Sunday, January 11, 2009
Belgium's large Jewish community is on the alert after becoming the target of attacks and riots triggered by the violent conflict in the Middle East. The crisis has reverberated most sharply in the port city of Antwerp.
Extra police are being poured into the city's Jewish quarter, a bustling area famed for its diamond trade and peppered with Kosher restaurants, which has now become a high-security zone. Antwerp, home to over 22,000 Jewish people, is one the largest communities outside Israel.
"Our community is under attack as some people are trying to import the conflict between Israel and the Palestinians," says Diane Keizer, who heads up the Belgian Forum for Jewish Organisations. "There have been arson attacks and some Jews have received death threats."
Last week, around 100 protesters were arrested after a march morphed into a riot, with participants attacking cars and buildings as they headed towards the Jewish neighbourhood, brandishing anti-Jewish slogans. In a separate incident, one Jewish house was attacked by arsonists. There have been other incidents in Brussels, including an attempted arson attack on a synagogue.
Many are pointing the finger at the most extremist fringes of Antwerp's Muslim community for the unrest. "There has been a series of protests against the strikes on Gaza, although most people are peaceful demonstrators, there's a hardcore group that is using what's happening in the Middle East to attack Jews," Keizer says.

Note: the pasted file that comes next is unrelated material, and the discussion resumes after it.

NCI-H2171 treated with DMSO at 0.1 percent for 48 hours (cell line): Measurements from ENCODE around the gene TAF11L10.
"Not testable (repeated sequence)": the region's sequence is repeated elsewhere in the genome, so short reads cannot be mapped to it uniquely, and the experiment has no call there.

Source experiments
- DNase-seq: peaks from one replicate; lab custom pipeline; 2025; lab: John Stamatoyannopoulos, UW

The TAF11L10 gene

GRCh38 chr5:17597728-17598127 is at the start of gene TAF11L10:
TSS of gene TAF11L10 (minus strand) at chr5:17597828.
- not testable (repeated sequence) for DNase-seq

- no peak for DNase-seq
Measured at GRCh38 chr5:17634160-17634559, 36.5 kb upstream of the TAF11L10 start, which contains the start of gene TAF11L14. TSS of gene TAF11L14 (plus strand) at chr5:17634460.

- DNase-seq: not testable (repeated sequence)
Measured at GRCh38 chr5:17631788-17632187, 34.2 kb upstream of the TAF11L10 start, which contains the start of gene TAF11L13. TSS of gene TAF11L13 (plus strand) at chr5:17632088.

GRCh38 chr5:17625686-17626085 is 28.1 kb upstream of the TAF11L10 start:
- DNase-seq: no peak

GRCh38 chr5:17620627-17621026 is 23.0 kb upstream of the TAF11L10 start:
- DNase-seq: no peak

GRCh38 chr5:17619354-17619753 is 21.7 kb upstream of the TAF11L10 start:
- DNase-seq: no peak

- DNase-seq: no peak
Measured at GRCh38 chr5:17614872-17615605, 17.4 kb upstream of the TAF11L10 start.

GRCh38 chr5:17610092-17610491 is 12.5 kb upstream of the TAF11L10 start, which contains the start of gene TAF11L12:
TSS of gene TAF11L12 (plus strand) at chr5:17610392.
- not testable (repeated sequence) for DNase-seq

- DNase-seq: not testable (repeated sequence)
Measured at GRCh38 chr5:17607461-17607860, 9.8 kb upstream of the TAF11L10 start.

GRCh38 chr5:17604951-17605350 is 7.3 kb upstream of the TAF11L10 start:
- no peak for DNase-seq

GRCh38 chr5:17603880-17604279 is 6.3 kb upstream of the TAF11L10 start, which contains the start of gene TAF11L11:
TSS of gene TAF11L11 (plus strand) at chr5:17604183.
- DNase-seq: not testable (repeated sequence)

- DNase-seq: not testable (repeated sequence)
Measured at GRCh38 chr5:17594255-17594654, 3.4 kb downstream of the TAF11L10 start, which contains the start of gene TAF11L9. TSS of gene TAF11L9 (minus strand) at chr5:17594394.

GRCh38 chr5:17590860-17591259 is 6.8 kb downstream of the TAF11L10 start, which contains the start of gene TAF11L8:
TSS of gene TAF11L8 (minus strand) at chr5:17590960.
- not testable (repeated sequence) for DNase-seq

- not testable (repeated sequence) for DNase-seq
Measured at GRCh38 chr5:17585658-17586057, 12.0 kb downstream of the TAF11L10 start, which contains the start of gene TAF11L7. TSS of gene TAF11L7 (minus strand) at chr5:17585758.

Some local residents complain that the incidents have sparked a climate of fear in the neighbourhood. "I know no longer feel safe walking around beyond this area dressed as I am," says the bearded, elderly owner of a Kosher grocery shop, who, like many men in the neighbourhood, wears the distinctive kippah skull-cap and a black overcoat.
Out of proportion
There has been a noticeable rise in the numbers of officers patrolling the streets and police vehicles are out in force at the slightest whiff of a fresh protest. "There's palpable tension in the Jewish area, though not elsewhere in the city, most people have looked on in shock at recent events," says Sven Lommard, spokesman for Antwerp's police force."It's very tricky right now because we just don't know how the situation is going to evolve. We have to stay very alert. It's a long time since we experienced something like this."
Around 30,000 Arabs live in the city of 470,000. Various Muslim groups have complained that the recent events have been dramatised. "We musn't blow this out of proportion. Yes, there have been isolated incidents sparked by hooligans, which we condemn absolutely. But it's not the case that Jews and Muslims here are on a collision course. This is a village really, we live together," says Mohammed Chakar of the Federation of Moroccan Associations. "I think that some of the harder-line Jewish organisations have blown up the scale of the problem to attract attention and to help their case," he adds.
Both Jewish and Muslim groups single out the Arab European League (AEL) for the worst of the unrest, an organisation described by Belgian authorities as anti-Semitic and which orchestrated the recent protests. "The AEL misused the occasion to raise their profile and spread fear," says Chakar. But the AEL says it is being unfairly targeted. "Police have been arresting people in Muslim areas who had nothing whatsoever to do with the protests. Racist intimidation is part of day-to-day policy. Civil rights are trampled on when it comes to Moroccans," the AEL states on its website.
Note: the AEL is an extreme rascist and islamist organization, active for years in the Netherlands and Belgium. On a question of a journalist, one of the leaders of the AEL said: 'Am I an anti semitic'? 'So what is the problem'?
They sued the Dutch government last week for what happens in Gaza...